Call me stupid, but I pay an extra ~$200 a year to get  
all my electric from the local wind farm*.  
I guess that's my small "feel good" penance.  
(We burn in excess of 1,000 gal. of oil/gas,  
heating the house and driving cars.)    

Win, Someone's paying the $34k, how does that make sense?

George H.  

*(There's no wind farm in my county or I might be
getting a similar size tax break.)
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Re: roof power generators
George Herold wrote...
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 What?  I paid the $34k.  I'm certainly not going to let
 someone else own a piece of my roof!


--  
 Thanks,
    - Win

Re: roof power generators
On Friday, September 9, 2016 at 9:14:38 PM UTC-4, Winfield Hill wrote:
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Oh, I'm sorry I thought you said you had subsidies/ tax breaks  
that cut your cost by 2/3rds.  

George H.  
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Re: roof power generators
George Herold wrote...
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? tax breaks that cut your cost by 2/3rds.  

 Oh, I see your angle.  I wrote a check for $34k, but
 I'll claim $10k from the IRS next year, and the other
 1/3 will dribble in from minting SRECs, one per MWh.
 Eventually taxpayers will pay 30% and other electric-
 rate payers a similar amount.  Electric bill savings
 over a five-year period will pay back the rest.


--  
 Thanks,
    - Win

Re: roof power generators
On 10 Sep 2016 13:36:08 -0700, Winfield Hill

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We don't have SREC's in California, so I don't know much about them.
The scheme seems something that only a commodities speculator could
appreciate or understand.  The state does its best to establish a
speculative market, only to have it set both upper and lower limits on
the price and assess penalties on the utilities if they don't meet
their SREC purchase quotas:
<http://blog.recsolar.com/2013/11/solar-finance-101-whats-an-srec-and-how-much-is-it-worth/
  "The SREC price can range anywhere from $4/SREC to $480/SREC,
  depending on your state, the time the SREC was generated,  
  and SREC market volatility. Like any commodity market, the  
  SREC price is based on supply and demand, so the price  
  can fluctuate."

Looks like the utilities are currently paying $275/SREC in Mass:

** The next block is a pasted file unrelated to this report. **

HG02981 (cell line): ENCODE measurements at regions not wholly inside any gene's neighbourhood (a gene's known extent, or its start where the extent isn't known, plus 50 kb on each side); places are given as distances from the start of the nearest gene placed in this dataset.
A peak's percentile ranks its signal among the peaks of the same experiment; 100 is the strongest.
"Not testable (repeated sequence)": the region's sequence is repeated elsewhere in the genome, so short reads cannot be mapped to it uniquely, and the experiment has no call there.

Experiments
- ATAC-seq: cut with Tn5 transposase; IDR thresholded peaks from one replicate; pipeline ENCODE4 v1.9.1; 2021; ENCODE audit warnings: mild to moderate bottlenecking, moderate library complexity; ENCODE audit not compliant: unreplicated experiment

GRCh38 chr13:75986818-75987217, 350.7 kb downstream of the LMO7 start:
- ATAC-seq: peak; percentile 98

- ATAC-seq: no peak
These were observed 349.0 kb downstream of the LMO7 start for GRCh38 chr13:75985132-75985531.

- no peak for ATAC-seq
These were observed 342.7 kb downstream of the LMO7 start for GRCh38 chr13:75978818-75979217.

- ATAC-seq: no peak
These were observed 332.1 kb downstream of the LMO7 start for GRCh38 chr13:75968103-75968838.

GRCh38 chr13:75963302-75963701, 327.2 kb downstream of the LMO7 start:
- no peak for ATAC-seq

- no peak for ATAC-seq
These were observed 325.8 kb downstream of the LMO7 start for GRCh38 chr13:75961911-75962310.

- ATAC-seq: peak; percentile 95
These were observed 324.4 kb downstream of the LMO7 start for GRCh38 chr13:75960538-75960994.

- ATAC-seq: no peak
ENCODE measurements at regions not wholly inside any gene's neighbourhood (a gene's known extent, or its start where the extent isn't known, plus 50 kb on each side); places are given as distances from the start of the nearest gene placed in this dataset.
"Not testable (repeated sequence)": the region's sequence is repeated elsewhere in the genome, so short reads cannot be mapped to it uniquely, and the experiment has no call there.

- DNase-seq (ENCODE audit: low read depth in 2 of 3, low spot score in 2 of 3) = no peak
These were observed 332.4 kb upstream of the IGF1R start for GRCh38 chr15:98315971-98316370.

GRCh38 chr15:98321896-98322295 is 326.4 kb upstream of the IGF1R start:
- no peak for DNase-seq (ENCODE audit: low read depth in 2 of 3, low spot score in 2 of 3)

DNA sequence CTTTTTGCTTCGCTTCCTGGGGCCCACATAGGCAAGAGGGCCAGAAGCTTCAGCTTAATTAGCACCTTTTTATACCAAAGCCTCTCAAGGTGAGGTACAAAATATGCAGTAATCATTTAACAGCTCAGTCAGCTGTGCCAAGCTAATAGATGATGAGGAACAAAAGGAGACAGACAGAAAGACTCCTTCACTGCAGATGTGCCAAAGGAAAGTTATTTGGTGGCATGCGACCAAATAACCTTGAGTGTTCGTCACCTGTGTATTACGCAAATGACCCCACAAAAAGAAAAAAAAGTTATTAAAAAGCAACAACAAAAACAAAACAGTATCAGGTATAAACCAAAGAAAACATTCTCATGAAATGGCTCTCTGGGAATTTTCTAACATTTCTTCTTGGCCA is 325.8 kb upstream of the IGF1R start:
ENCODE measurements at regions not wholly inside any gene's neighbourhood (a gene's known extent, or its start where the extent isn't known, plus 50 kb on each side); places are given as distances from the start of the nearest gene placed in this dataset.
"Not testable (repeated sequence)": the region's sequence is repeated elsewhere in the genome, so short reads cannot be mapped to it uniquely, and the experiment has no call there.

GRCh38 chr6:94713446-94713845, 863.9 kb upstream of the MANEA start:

<http://www.srectrade.com/srec_markets/massachusetts
That's $0.275/kw-hr, which is much better than the $0.04/kw-hr we get
for net metering in Calif.  If you meet your 12Mw-hr goal this year,
that could mean  
  12 * $275 = $3,300  
back from the utility.  Very nice.

Let's hope that Mass keeps the CRECs in place.  That didn't happen in
California, where the equivalent TREC market effectively died starting
in about 2013:
<http://www.srectrade.com/srec_markets/california

--  
Jeff Liebermann     snipped-for-privacy@cruzio.com
150 Felker St #D    http://www.LearnByDestroying.com
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Re: roof power generators
On 9/7/2016 7:56 AM, Winfield Hill wrote:
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How do you address roof maintenance?  Granted, your asphalt
shingle roof will typically last longer (without significant
maintenance) than any of the roofing technologies, here...

But, eventually, you'll have to put a "second" roof on
(or tear the two that you have off and put on "fresh").

I assume removing the panels and later replacing them
will be a comparable job to a clean installation (?)
as any brackets will have to come up in order to
remove the shingles they've been laid upon.  And,
presumably some care to ensure any holes through the
roof sheathing for the mounts don't become leaks
later...

Likewise, how does it fare wrt trapping snow?  You've got
a respectable pitch but I assume snow will still collect
uphill from the panels (?)  Any worry of ice dams forming and
water backing up under the shingles above?

Lastly, were your incentives conditional on using the grid for
storage?  How would eliding that option affect your ROI?
(would you have scaled back the size of the installation?)

Thx.

Re: roof power generators
Don Y wrote...
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 I'm told the bracket studs stay in place.  But if not,
 that part of the install goes quickly.  With everything
 already cut to size removal and reinstall may not be
 so bad.  But one interesting thing, the panels shield
 the roof from sun and the elements, so that portion
 will last longer.  Also, I imaging someplace around
 the 20-to-25 year point we'll want to upgrade the
 solar equipment.  That may match our tile lifetime.

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 It does fine.  If there's not too much, the snow on
 top slides off fairly quickly, and I didn't observe
 any upside collection.  The 3-4-inch clearance under
 the panels is free from snow.

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 No.  In fact the solar production meter, used for
 SREC calculation, is tied to the panel output; we
 get credit even if we use 100% of the electricity.